Sir Cloudsley's primary problem was that he was an Ass. In mitigation, his fleet had been out of sight of land, in a storm, in the days when "longitude" was more of a concept, than a given. Had they lost sight of land in fog, I THINK they might just have known what way home was
Originally Posted by Pikey Dave
We hit f**cking rocks or each other and sank, that's what we did. That (and the U boats) would account for the 250 000 odd charted wrecks (all skippered by "proper seamen") around our coastline....
You have oversimplified P-D (for effect, I'm sure
) but I think it wouldn't be fair to mention the other reasons too:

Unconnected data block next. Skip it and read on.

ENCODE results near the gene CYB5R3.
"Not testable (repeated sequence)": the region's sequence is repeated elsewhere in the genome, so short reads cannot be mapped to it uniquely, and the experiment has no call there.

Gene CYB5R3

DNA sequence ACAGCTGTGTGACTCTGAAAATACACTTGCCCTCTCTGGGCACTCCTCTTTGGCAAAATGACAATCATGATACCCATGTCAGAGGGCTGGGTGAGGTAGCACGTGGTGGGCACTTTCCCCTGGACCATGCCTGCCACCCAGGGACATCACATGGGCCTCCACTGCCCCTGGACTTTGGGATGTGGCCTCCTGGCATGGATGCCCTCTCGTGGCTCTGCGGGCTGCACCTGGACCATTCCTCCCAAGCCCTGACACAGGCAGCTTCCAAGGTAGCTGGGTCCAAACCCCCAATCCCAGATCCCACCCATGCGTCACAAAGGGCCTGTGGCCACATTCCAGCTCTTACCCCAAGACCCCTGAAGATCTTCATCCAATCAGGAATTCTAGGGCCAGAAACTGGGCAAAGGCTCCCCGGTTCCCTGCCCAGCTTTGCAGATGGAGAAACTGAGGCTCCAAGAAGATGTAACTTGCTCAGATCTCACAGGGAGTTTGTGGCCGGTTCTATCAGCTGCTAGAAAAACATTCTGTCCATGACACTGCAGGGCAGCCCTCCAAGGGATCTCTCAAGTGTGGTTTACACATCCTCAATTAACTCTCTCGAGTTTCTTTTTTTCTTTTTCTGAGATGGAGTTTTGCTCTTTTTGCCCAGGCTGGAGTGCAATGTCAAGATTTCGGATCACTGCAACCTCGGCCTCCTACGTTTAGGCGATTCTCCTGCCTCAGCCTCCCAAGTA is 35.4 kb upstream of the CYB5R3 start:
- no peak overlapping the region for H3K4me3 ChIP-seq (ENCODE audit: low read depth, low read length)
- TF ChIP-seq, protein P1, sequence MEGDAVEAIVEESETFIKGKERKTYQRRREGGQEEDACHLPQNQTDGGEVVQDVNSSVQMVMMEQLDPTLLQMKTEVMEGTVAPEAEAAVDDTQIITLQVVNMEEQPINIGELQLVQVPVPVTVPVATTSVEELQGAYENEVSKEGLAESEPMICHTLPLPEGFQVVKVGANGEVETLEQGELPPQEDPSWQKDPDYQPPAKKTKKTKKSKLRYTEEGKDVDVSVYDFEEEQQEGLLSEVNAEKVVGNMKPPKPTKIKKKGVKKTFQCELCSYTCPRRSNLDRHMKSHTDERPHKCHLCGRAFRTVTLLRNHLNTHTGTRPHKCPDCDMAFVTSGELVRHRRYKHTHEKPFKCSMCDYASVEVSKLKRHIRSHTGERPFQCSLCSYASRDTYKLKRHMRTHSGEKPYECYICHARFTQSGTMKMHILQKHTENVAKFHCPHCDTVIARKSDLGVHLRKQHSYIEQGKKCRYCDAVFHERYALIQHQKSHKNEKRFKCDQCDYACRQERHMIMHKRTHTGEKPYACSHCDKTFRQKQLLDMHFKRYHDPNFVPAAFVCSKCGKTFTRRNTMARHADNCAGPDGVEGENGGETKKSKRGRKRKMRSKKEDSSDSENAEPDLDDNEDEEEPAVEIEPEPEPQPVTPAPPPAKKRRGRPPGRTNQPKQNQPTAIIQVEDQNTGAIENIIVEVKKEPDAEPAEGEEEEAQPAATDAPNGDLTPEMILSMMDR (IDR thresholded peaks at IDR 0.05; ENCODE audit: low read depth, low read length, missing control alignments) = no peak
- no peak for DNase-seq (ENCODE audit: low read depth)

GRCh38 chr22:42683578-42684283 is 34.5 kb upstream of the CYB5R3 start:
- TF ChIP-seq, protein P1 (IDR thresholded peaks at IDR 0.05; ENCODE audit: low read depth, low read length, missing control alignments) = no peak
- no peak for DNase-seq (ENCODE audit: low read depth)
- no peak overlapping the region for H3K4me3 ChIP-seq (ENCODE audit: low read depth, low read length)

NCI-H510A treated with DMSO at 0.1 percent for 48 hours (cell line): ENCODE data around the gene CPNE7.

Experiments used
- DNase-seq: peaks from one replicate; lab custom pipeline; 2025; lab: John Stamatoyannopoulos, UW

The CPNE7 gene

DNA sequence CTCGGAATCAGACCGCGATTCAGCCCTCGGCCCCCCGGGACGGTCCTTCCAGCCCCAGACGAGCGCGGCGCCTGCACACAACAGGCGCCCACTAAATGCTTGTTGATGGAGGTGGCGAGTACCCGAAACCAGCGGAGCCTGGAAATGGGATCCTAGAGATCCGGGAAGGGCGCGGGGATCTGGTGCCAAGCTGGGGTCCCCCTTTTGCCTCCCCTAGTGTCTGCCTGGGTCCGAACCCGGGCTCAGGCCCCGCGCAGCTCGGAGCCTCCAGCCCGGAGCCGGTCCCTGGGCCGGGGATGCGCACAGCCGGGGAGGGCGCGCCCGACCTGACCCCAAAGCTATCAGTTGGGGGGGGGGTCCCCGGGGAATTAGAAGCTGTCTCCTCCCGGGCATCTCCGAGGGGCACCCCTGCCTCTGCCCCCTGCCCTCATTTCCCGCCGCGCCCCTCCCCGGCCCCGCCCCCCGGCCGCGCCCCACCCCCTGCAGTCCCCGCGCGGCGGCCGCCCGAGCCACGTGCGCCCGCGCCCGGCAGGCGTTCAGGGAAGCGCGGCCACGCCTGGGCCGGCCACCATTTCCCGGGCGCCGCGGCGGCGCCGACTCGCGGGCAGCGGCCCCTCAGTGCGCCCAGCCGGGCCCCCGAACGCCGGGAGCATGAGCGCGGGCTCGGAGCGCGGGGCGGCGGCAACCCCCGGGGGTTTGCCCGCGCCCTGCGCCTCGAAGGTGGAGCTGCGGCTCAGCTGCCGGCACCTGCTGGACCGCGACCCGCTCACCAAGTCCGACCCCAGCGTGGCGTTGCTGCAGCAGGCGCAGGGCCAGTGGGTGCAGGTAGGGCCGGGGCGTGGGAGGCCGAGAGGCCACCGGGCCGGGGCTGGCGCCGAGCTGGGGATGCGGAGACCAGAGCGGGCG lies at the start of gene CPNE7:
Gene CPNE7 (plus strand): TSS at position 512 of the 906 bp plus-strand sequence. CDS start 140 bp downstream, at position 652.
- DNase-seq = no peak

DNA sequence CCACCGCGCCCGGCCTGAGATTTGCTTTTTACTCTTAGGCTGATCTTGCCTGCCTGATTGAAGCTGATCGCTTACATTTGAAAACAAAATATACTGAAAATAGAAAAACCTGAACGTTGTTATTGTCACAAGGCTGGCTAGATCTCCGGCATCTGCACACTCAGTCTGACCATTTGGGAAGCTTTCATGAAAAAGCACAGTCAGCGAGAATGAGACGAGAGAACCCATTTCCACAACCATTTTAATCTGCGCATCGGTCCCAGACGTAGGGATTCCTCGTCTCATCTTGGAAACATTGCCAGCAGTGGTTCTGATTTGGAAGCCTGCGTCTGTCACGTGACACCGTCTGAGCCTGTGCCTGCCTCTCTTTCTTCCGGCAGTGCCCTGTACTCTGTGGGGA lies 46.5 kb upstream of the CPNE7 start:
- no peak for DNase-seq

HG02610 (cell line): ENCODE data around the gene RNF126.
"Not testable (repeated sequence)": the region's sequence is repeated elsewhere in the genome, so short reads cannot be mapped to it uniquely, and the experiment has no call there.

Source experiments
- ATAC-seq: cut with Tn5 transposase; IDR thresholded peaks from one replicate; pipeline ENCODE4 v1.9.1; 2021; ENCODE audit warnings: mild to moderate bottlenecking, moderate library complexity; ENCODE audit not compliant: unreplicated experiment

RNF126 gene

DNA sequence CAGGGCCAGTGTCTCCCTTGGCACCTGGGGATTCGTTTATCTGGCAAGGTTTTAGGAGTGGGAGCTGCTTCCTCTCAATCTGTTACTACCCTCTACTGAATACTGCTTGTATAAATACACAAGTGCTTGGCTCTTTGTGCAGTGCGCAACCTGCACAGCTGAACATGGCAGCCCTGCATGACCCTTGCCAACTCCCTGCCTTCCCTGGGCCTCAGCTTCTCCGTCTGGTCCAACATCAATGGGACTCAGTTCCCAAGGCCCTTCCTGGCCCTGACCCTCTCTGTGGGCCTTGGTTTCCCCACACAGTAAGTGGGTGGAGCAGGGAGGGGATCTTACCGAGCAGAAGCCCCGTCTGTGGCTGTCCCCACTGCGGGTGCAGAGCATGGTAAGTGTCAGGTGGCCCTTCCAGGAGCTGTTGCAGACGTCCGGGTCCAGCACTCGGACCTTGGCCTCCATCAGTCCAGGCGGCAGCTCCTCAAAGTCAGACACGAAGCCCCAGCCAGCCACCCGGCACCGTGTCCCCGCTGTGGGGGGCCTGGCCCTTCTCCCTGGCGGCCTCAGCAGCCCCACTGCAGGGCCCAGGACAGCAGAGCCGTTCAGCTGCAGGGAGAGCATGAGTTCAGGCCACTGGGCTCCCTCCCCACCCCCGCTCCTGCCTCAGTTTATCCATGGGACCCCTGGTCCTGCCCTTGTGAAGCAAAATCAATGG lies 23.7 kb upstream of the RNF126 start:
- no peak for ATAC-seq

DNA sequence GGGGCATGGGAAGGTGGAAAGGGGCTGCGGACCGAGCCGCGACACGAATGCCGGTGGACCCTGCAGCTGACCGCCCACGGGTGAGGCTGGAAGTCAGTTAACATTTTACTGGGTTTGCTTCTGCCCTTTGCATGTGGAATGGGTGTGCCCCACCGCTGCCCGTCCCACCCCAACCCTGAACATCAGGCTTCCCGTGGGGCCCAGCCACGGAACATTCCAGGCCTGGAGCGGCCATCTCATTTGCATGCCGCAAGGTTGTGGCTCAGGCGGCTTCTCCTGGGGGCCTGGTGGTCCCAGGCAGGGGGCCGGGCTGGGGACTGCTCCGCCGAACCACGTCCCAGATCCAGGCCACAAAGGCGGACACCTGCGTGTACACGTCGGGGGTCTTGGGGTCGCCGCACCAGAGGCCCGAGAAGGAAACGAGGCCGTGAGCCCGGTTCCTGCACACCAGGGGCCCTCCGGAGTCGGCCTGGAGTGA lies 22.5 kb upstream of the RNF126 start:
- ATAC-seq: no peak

Drunkeness (a very common problem)
Structural or Mechanical Failure - covers a multitude of things.
The above list accounted for a very large proportion of losses in the Pre-electronic days. Come to think of it, the same could be said IN the electronic era too. They're still sinking for those reasons.
I can see both sides of this argument, but I have to say that while steering to compass in fog IS tricky, it is a skill quickly picked up and it does work. It's a skill worth developing, something that training AND practice will do. Obviously the safety issue is important and it does depend where the fog is! If it's between Ireland and the UK, then the risks are reduced, if you're in Milford Haven - then it's tricky!
I've often been in fog, BTW, but I've never suddenly found myself in it. It's not THAT sneaky!